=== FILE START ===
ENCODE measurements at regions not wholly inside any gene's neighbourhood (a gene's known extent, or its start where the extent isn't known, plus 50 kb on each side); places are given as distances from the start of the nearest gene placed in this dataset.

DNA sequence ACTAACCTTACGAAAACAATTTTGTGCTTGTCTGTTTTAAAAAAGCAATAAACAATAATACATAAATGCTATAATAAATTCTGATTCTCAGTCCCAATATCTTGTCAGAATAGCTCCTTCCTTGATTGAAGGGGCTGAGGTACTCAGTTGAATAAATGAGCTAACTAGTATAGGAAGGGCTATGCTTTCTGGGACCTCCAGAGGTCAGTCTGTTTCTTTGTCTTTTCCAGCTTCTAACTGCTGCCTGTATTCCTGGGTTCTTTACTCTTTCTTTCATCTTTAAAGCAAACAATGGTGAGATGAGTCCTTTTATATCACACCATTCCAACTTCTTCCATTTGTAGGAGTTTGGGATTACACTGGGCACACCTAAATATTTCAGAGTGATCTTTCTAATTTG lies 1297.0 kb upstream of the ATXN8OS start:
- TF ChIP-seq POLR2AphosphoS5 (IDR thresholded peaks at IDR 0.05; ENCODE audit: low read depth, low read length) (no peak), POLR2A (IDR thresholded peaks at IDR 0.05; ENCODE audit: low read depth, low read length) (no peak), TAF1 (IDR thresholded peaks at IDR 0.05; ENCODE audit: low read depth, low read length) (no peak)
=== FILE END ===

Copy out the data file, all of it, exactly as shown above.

ENCODE measurements at regions not wholly inside any gene's neighbourhood (a gene's known extent, or its start where the extent isn't known, plus 50 kb on each side); places are given as distances from the start of the nearest gene placed in this dataset.

DNA sequence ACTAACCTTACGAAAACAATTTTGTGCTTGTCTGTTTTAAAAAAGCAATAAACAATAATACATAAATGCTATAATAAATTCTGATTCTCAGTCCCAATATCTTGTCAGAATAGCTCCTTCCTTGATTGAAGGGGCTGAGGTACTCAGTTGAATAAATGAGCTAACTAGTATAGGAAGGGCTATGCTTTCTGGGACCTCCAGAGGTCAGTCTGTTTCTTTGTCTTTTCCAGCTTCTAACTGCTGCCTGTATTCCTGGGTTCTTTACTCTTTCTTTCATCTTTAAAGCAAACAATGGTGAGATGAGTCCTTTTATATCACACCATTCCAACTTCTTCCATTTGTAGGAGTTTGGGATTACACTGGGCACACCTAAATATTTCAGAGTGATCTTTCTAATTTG lies 1297.0 kb upstream of the ATXN8OS start:
- TF ChIP-seq POLR2AphosphoS5 (IDR thresholded peaks at IDR 0.05; ENCODE audit: low read depth, low read length) (no peak), POLR2A (IDR thresholded peaks at IDR 0.05; ENCODE audit: low read depth, low read length) (no peak), TAF1 (IDR thresholded peaks at IDR 0.05; ENCODE audit: low read depth, low read length) (no peak)